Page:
Since the Environment Bill was first announced in December 2018, we’ve been pressuring the government to create stricter legislation on clean air and reduce the UK’s level of air pollution. The Government first released the long-awaited bill in October 2019. Following the general election, a new version of the Bill was introduced to Parliament on 30th January 2020. The Bill aims to tackle the UK’s biggest environmental challenges but misses the mark on clean air.
ClientEarth lawyer Katie Nield said: “There is no legally binding commitment to meet WHO air pollution standards by 2030 in the Bill. Its absence means the government is completely failing people across our country who are breathing harmful and dirty air. Despite warm words and promises to listen to health professionals and worried parents, when it comes to the crunch, they have chosen to let the public down.
“Without ambitious legally binding targets and clear duties to back them up, ministers, local authorities and public bodies will continue to drag their feet on this public health crisis. This is a missed opportunity by the new government to put people first and drive the clean growth that would make the UK a world leader.”
The UK’s air pollution problem
Recent data on UK air pollution shows that 83% of reporting zones in the UK have air pollution levels that breach the UK’s legal limits. These limits are also at least two times higher than guidelines set by the World Health Organization.
Air pollution can have serious negative health impacts for children, older people and those with existing health problems. Estimates show air pollution causes the equivalent of 40,000 early deaths every year in the UK.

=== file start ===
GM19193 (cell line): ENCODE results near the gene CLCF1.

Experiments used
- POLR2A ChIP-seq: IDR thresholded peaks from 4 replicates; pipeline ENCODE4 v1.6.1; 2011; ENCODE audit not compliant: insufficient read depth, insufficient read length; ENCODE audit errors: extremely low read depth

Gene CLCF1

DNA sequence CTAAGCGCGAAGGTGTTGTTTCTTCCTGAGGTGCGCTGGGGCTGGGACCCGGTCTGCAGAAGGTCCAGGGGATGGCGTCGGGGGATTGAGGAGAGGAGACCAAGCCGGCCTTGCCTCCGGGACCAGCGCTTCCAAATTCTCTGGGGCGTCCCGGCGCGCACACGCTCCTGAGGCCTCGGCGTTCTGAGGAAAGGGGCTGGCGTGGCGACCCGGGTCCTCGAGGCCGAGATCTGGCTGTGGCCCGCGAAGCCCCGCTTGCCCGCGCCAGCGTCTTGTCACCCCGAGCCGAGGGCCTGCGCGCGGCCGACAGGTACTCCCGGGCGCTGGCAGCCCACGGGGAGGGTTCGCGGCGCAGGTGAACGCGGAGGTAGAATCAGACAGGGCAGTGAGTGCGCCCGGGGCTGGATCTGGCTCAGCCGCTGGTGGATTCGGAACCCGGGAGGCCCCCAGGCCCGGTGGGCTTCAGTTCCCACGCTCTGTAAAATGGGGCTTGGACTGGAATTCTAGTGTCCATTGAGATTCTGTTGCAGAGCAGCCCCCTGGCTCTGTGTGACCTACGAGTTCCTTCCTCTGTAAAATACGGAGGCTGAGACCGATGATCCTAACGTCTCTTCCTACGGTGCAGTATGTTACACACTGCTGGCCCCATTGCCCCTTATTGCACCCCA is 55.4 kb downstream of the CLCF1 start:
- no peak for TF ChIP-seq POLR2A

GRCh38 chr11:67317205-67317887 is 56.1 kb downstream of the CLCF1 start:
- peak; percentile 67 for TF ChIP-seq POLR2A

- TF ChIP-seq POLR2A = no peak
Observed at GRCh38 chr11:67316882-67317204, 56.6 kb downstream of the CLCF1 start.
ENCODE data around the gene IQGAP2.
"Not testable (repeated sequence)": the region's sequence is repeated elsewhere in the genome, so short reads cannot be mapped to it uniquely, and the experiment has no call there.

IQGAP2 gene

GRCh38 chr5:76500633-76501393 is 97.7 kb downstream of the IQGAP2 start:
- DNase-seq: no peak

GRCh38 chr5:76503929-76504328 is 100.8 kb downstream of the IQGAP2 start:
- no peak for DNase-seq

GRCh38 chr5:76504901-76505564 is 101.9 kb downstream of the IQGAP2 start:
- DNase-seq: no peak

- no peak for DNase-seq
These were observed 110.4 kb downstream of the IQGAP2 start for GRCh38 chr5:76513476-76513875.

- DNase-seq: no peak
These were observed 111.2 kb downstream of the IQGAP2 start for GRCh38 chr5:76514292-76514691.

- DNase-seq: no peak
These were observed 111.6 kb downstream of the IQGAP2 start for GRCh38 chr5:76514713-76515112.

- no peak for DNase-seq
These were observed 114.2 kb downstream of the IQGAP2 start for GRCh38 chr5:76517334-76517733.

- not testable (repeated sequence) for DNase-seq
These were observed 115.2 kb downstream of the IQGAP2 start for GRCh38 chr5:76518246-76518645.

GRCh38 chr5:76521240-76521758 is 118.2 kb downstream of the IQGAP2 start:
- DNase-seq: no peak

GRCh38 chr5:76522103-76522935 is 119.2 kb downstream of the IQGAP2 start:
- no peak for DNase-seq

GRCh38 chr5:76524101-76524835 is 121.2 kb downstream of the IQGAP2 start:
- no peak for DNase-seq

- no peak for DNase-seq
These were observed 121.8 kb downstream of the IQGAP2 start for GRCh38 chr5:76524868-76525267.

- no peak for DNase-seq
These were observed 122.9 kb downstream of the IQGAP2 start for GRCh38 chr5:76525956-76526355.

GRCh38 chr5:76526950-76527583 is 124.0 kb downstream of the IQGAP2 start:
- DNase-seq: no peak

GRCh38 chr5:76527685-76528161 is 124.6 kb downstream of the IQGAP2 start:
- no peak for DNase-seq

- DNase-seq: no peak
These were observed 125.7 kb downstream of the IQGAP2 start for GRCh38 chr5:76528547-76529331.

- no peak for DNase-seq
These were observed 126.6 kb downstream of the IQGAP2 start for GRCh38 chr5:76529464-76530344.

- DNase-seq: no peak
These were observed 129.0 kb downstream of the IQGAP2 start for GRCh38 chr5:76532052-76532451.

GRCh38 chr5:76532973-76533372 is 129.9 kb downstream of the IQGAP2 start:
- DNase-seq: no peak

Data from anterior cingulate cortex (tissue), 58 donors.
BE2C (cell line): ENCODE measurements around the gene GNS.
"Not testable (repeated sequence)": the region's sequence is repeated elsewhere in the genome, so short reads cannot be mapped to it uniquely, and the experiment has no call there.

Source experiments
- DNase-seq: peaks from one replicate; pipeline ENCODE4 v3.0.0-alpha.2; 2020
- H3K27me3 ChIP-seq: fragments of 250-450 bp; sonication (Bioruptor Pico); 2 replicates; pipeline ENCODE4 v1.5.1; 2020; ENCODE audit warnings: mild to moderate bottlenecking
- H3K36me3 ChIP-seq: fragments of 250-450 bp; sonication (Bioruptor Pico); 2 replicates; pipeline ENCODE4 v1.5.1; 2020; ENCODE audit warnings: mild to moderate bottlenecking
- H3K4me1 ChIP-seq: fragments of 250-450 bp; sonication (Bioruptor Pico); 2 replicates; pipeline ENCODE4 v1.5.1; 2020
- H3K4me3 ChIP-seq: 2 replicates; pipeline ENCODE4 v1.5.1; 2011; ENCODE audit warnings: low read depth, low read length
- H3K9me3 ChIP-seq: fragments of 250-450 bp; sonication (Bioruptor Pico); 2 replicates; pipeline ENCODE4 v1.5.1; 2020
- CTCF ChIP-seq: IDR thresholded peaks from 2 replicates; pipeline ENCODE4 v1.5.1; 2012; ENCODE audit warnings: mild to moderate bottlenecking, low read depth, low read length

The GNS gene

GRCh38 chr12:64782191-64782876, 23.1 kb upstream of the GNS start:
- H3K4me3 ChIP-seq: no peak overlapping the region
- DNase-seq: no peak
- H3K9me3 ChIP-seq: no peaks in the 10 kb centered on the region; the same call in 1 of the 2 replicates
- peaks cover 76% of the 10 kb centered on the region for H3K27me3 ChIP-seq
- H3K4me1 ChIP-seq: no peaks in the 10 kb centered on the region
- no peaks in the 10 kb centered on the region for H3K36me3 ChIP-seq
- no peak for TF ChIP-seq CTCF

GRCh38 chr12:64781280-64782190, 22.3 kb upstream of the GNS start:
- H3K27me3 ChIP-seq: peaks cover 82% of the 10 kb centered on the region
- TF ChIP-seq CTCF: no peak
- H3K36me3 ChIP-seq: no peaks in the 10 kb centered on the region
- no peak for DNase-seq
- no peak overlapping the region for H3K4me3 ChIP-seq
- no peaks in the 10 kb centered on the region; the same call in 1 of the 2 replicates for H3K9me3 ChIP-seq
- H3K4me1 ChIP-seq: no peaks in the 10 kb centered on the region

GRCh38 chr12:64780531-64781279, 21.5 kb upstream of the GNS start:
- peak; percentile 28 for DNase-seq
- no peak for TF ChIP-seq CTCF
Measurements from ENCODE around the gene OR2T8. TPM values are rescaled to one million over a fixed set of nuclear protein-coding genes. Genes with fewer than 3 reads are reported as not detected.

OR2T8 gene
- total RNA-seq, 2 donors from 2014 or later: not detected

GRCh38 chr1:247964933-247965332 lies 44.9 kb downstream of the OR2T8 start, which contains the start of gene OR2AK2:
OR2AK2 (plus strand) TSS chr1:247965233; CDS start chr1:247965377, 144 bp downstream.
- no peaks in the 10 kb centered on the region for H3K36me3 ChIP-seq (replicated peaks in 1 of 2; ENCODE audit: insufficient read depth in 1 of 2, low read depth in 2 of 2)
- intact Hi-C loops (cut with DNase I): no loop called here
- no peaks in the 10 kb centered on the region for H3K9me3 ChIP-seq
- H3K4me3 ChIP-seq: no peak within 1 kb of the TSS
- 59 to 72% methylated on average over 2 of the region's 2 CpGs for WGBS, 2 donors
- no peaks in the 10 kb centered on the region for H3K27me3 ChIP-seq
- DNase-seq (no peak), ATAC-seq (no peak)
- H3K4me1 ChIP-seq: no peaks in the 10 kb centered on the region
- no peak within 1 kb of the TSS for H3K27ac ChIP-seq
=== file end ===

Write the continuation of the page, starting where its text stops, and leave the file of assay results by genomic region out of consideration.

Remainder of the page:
Growing concern about the country’s toxic air
The UK’s air pollution problem isn’t going unnoticed.
Our recent YouGov survey revealed almost two thirds of the British public think that the UK government should introduce legally binding air pollution targets that match the WHO guidelines. The UK Environment Bill has outlined legal targets for air pollution but they fail to show leadership.
Katie Nield explains: “It is also worrying that the rules for what it must do to deliver this new target are much weaker than those in existing clean air laws. Currently, where pollution targets are missed ministers are required to do everything they can to achieve legal limits in the shortest time possible. These requirements are conspicuous by their absence in the Bill, which instead risks us going backwards.”
We want more ambitious targets in the Environment Bill
ClientEarth are part of a growing coalition of leading health, transport and environment organisations and we will continue to call on the UK government to introduce stricter clean air laws in the Environment Bill. We want to see:
- Stricter legal limits to meet WHO guideline levels for particulate matter by 2030
- A new ‘clean air duty’ that requires all public bodies to actively play their part in delivering solutions to tackle air pollution
- The right to clean air enshrined into domestic law
More ambitious targets will require the government to speed up progress on clean air – with road transport an immediate priority. A national network of Clean Air Zones that charge the most polluting vehicles to enter the most polluted parts of towns and cities – much like the London Ultra Low Emission Zone – with help and support for people and businesses to move on to cleaner forms of transport would be a good place to start.
In fact, our recent YouGov survey results showed that over two thirds of people in the UK are in support of such a scheme. A clear majority also want to see the government provide incentives like diesel scrappage schemes, grants for electric vehicles and tax rebates to make cleaner vehicles more affordable.
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